Women's Health

RCN’s Women’s Health research aims to bring attention to the variety of diseases and conditions that uniquely affect women. We work to identify the prevalence of common women and maternal health issues, barriers to receiving care, and preventable causes to common female related diseases in the region.

RCN’s Women’s Health research focuses on identifying biological differences between males and females that:

  • Affects the prevention, diagnosis and treatment of disease;

  • Encourages the appropriate inclusion of women and minorities in medical research studies;

  • Promotes the analysis of research data for biological and ethnic differences; and

  • Informs women, health care providers, and policy makers about contemporary women’s health issues

Assessing Cultural Barriers to Vaccination for Women’s Cancer Prevention in Nigeria

RISE Clinic and Dr. Nicole Yvonne Nguyen, from the University of California San Francisco (UCSF) in the U.S., has been working together to conduct a study aimed at investigating the barriers of widespread access to and use of, HPV vaccinations, a preventative measure for cervical cancer in Nigeria.  

With a population of more than 40 million women age 15 years and older, cervical cancer is ranked as the second most frequent cancer among women in Nigeria. The World Health Organization’s Information Centre on Human Papillomavirus (HPV) and Cervical Cancer estimates that every year 14,550 women in Nigeria are diagnosed with cervical cancer and that 9,649 die annually from the disease. Cervical cancer is recognized by the Nigerian community as a health concern, as shown by the implementation of the 2011 national strategy to reduce the mortality associated with cervical cancer.  Primary prevention of cervical cancer is achievable through widespread education, annual pap smears, and vaccination.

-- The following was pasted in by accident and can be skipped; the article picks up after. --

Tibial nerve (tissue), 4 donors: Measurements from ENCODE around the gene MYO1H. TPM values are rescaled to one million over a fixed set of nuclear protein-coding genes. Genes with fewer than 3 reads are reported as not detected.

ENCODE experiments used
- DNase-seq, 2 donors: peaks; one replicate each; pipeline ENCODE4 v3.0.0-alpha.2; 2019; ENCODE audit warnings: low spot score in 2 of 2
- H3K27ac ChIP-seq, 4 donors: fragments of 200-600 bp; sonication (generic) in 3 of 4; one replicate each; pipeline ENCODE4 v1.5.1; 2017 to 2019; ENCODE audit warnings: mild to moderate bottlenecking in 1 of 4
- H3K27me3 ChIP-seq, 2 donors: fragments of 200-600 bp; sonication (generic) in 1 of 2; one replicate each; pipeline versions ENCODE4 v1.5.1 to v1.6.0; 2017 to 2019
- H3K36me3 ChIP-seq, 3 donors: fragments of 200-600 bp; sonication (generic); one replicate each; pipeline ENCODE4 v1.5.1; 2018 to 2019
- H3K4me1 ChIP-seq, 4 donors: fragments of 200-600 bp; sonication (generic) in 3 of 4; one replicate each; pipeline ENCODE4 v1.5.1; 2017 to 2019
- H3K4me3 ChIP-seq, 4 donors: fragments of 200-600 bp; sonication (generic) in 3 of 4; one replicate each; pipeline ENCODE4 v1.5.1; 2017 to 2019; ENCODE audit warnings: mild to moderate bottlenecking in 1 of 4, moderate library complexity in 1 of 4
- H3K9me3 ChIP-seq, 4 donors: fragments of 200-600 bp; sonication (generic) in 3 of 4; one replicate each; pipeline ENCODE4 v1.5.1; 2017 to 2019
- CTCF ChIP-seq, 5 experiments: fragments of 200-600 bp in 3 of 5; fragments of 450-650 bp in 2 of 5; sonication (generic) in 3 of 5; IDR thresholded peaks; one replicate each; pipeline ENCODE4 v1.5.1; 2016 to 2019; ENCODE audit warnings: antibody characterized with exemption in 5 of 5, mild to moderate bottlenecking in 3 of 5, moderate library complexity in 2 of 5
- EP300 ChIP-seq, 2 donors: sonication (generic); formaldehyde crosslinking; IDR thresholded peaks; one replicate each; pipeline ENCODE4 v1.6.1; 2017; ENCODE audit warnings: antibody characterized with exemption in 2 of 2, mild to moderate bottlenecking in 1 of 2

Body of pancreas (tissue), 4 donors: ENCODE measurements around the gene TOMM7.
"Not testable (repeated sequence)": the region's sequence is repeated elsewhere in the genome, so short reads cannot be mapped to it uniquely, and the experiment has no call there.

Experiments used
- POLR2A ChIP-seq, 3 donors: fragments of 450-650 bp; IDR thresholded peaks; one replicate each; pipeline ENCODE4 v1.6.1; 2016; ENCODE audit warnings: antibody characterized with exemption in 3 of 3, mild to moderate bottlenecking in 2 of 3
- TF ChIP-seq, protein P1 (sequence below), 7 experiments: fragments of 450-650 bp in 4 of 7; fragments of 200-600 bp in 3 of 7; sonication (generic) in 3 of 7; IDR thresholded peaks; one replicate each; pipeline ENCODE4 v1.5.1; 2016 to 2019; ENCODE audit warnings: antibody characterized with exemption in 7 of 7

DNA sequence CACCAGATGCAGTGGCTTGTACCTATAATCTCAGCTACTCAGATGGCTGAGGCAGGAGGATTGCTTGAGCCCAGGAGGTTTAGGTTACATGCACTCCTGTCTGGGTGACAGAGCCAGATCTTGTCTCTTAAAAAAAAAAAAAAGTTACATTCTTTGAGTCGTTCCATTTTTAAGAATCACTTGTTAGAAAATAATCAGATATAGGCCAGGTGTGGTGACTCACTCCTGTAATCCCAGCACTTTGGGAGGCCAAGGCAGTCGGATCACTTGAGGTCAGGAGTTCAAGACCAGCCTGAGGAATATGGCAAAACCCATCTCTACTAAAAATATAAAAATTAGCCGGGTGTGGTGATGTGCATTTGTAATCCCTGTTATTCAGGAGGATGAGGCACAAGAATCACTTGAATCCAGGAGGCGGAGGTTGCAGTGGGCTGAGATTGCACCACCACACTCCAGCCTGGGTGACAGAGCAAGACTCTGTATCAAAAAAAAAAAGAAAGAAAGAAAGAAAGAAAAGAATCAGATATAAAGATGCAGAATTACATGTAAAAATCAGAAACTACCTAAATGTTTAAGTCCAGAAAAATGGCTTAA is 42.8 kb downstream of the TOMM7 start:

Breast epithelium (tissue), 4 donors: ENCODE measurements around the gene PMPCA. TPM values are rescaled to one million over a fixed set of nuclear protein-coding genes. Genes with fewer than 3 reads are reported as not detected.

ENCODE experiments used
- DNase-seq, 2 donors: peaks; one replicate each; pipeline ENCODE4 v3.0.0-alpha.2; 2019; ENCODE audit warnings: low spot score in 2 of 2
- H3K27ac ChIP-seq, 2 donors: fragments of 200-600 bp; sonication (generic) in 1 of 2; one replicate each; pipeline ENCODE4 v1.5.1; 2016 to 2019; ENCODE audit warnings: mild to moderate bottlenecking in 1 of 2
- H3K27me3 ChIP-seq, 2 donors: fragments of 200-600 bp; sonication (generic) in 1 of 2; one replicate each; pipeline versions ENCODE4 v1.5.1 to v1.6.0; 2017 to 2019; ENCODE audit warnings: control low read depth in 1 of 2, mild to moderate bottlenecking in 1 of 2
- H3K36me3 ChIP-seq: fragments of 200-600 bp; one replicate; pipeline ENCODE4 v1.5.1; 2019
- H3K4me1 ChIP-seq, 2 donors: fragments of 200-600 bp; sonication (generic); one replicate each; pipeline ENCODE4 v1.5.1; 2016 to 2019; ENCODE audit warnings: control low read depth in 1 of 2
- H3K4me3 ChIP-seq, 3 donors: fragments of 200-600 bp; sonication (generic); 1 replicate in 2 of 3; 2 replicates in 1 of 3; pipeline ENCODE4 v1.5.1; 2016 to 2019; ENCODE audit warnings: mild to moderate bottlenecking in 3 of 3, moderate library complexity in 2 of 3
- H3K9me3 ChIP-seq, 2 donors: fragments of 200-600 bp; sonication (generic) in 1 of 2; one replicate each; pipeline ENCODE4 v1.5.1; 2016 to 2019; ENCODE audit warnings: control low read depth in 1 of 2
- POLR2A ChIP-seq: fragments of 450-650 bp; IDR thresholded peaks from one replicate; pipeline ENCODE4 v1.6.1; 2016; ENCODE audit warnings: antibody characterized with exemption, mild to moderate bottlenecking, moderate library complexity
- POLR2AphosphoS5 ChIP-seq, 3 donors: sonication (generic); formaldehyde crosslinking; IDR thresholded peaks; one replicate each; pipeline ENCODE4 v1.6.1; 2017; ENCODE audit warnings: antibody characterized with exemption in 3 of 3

This research led by Dr. Nicole Nguyen, directly investigates barriers of widespread access to and use of, HPV cervical cancer-preventative vaccinations in Nigeria, targeting community health workers’ perceptions. The goal is to identify culturally appropriate interventions for education of local healthcare workers and professionals that will work within the existing local infrastructure to support the urgent need for a vaccination program in the area.

Research Project Goals:

  • Create interventions aimed at decreasing the barriers identified and ultimately improve use of HPV vaccine in this population.

  • Develop educational interventions for health professionals and general public

  • Collaborate with programs like GAVI for access to vaccine, currently 8 countries are approved for HPV support

  • Research evidence based strategies for vaccine introduction for wide spread availability

  • Future collaborative work with the RISE Clinic Nigeria are available for trainees and professionals

The analyzed data has been presented by Dr. Nguyen at the 2013 Western States Conference for pharmacy professionals and at an international conference held in Dublin, Ireland by the International Pharmaceutical Federation (FIP).